Don’t panic. It’s unlikely that Thinx or other period underwear pose a risk to your health, but there are still some unknowns.
A recent U.S. class action lawsuit against Thinx claimed its advertisement that Thinx are “organic, sustainable, and nontoxic” was misleading. This news has understandably made a lot of people who use these products nervous.
⚈ What are these toxic chemicals?
PFAS (per- and polyfluoroalkyl substances) are often called “forever chemicals” because they are basically indestructible.
PFAS are found in almost every consumer product you can think of and are often used to make clothing water-resistant (enter Thinx).
PFAS can contaminate anything they touch (e.g., if they are in food wrappers they can be in your food) and don’t degrade naturally or get broken down by our bodies. They build up in our bodies and in the environment.
PFAS may be linked with several health risks, including messing with hormones, and, in pregnancy, they may lead to to high blood pressure and low birth weight. They are also a potential carcinogen (cause cancer). The evidence for all of these things is not 100% established and causality is difficult to prove. Many of the studies were done in animals exposed to much higher doses of PFAS than would happen for the average human.
At this point, you might be freaking out. PFAS sound pretty bad, and who would want that entering your body through period underwear? Take a deep breath and keep reading.
⚈ What should I do if I’ve already used Thinx?
If you have already been using Thinx, there is no reason to panic. It seems unlikely that PFAS from period underwear would enter your body in large enough quantities to be concerning. Some have suggested that the PFAS disappear after a few laundry cycles, although it’s unclear whether that’s true.
There are still things to be concerned about when it comes to Thinx and other similar period-related products. First of all, as you’ve probably guessed by now, there’s just a lot we don’t know about PFAS. We do not know their risk to human health and in what circumstances they are most likely to enter the body at high doses. So it’s understandable to be cautious about some of these products moving forward. In addition, there are clear environmental concerns with something like Thinx, because the PFAS from them may enter the water supply when you wash your underwear. So even though PFAS may not enter your body from Thinx underwear and immediately harm you, there still might be reasons to reconsider using them. On the other hand, there are environmental benefits of using period underwear versus pads and tampons, and period underwear may confer a certain amount of comfort and security to many people who menstruate. So there doesn’t seem to be a clear reason to toss them in the trash at present.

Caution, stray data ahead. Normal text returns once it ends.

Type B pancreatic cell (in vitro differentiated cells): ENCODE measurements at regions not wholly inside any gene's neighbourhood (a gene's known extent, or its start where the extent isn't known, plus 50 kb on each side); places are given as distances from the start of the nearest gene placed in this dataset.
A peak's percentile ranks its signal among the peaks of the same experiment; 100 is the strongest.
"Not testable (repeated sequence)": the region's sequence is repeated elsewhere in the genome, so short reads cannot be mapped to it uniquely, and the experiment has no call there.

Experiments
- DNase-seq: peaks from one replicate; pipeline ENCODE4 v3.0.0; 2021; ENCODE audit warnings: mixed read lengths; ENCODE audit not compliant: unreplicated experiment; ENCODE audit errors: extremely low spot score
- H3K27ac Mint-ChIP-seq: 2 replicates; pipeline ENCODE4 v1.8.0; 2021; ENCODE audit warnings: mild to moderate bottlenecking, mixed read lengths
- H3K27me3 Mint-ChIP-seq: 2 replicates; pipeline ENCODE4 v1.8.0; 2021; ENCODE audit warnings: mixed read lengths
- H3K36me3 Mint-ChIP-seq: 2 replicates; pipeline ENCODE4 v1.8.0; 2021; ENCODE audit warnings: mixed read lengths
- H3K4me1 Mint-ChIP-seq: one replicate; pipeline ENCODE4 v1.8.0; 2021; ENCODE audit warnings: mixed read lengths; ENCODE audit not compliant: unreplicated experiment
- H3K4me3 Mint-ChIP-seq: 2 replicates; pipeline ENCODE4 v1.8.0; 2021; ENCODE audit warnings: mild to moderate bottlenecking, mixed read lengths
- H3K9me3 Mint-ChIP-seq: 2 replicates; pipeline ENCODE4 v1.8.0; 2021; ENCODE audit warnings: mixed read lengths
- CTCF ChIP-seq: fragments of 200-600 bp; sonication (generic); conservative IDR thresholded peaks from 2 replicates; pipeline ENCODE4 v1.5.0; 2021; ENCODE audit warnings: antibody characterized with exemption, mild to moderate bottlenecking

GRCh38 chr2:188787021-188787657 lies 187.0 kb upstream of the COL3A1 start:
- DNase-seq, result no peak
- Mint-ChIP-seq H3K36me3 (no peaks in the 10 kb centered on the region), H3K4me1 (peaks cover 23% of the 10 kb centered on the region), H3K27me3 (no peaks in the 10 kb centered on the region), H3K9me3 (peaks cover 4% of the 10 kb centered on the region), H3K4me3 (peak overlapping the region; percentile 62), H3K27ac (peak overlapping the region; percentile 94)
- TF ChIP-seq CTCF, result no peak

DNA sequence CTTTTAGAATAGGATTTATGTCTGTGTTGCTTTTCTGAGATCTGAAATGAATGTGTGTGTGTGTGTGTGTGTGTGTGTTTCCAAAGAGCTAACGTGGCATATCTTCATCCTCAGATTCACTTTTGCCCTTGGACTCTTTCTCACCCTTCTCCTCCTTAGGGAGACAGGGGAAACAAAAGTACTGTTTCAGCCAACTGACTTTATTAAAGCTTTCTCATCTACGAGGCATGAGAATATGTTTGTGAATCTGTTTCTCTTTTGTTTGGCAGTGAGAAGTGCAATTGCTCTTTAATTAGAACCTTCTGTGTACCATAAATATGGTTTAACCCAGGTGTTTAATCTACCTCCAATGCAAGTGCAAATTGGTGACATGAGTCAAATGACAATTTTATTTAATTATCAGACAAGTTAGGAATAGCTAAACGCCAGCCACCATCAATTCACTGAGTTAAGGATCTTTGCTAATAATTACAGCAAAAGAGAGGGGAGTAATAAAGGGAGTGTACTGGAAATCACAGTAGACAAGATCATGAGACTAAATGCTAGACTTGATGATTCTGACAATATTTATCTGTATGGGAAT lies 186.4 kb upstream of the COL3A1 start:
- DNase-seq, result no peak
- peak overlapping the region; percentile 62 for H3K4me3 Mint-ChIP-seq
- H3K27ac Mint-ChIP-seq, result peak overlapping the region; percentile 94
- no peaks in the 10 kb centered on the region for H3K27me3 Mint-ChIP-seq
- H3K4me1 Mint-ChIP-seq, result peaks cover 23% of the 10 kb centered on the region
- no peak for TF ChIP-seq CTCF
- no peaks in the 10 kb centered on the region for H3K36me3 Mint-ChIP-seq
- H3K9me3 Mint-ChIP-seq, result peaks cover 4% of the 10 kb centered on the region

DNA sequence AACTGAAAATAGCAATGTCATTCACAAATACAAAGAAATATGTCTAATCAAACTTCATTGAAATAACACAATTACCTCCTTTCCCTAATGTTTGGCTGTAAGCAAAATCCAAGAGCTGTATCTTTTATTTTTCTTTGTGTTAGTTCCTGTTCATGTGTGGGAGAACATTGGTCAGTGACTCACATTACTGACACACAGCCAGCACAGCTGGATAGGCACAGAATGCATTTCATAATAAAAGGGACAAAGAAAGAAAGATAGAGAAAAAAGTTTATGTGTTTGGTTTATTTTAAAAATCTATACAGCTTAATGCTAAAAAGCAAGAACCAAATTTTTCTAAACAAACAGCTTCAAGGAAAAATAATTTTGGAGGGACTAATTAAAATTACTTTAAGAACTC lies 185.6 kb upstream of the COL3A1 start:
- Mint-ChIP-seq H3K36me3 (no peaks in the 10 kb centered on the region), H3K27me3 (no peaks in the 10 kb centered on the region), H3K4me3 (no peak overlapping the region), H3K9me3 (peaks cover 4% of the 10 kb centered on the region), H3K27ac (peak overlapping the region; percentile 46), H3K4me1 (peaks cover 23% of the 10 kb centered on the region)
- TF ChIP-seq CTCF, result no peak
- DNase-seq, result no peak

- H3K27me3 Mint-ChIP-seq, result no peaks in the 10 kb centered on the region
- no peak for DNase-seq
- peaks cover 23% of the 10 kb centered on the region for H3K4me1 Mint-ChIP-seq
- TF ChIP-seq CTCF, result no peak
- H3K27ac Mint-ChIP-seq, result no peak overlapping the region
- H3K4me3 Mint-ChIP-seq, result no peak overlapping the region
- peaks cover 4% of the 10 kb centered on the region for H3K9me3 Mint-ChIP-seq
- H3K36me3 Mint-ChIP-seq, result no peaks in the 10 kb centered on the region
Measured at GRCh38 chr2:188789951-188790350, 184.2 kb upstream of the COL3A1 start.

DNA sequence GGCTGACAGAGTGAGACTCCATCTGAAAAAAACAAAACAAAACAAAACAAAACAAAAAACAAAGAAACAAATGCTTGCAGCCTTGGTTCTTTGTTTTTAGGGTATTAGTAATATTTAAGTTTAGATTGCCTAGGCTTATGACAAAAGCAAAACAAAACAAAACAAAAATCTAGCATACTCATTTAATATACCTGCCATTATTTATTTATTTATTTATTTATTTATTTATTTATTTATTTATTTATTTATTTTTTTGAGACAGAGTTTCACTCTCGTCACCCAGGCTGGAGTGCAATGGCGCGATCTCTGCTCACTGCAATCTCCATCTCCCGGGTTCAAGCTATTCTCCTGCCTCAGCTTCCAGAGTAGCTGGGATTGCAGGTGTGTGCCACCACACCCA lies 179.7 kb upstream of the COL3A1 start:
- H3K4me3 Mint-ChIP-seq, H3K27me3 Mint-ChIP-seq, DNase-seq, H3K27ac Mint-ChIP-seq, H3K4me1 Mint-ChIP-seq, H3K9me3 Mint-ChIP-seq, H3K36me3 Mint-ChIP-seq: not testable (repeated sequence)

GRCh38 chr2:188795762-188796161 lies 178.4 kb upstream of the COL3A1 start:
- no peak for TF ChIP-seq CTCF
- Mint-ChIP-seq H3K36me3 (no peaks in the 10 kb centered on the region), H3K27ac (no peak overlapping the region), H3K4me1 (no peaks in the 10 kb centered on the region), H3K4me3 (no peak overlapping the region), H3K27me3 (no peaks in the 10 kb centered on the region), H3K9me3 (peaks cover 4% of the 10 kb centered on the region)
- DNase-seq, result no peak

So what should you do? Bottom line – Don’t panic, but do become a more informed consumer. Read up on PFAS and period products (and think about other products in your life too!). And consider whether you can live with some of the uncertainty on this topic.
In the meantime, stay well and stay informed!
Those Nerdy Girls
Additional Links and Resources:
Jen Gunter on Thinx and period underwear
NYT article on PFAS and the Thinx lawsuit